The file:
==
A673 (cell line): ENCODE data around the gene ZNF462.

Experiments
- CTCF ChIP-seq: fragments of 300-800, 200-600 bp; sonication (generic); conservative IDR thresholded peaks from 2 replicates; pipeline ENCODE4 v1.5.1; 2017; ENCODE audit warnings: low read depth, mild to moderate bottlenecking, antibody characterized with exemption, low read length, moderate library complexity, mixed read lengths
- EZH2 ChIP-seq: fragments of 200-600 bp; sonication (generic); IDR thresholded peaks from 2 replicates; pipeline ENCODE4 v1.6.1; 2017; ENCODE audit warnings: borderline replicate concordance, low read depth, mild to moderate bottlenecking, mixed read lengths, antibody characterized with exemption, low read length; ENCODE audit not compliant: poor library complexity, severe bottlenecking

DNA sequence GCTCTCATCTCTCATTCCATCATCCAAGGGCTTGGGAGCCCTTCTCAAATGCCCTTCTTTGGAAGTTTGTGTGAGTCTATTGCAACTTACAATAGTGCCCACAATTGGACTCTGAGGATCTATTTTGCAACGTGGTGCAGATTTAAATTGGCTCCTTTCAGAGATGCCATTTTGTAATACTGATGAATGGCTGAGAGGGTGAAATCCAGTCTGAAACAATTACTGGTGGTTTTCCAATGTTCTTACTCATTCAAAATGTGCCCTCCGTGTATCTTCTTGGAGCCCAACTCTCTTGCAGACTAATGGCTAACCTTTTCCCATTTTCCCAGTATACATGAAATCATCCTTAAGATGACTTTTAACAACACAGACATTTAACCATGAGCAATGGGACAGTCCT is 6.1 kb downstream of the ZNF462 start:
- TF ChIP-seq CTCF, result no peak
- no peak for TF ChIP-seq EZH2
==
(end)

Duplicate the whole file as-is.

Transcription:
A673 (cell line): ENCODE data around the gene ZNF462.

Experiments
- CTCF ChIP-seq: fragments of 300-800, 200-600 bp; sonication (generic); conservative IDR thresholded peaks from 2 replicates; pipeline ENCODE4 v1.5.1; 2017; ENCODE audit warnings: low read depth, mild to moderate bottlenecking, antibody characterized with exemption, low read length, moderate library complexity, mixed read lengths
- EZH2 ChIP-seq: fragments of 200-600 bp; sonication (generic); IDR thresholded peaks from 2 replicates; pipeline ENCODE4 v1.6.1; 2017; ENCODE audit warnings: borderline replicate concordance, low read depth, mild to moderate bottlenecking, mixed read lengths, antibody characterized with exemption, low read length; ENCODE audit not compliant: poor library complexity, severe bottlenecking

DNA sequence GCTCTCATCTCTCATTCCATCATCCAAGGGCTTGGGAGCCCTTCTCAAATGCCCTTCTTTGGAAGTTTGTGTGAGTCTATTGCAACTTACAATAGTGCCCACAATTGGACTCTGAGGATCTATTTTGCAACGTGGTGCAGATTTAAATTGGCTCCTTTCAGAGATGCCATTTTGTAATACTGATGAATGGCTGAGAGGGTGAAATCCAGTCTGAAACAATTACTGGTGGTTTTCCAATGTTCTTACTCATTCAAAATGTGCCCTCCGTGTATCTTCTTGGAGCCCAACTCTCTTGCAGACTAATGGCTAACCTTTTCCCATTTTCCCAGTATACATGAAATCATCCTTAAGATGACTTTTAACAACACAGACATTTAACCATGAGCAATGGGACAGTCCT is 6.1 kb downstream of the ZNF462 start:
- TF ChIP-seq CTCF, result no peak
- no peak for TF ChIP-seq EZH2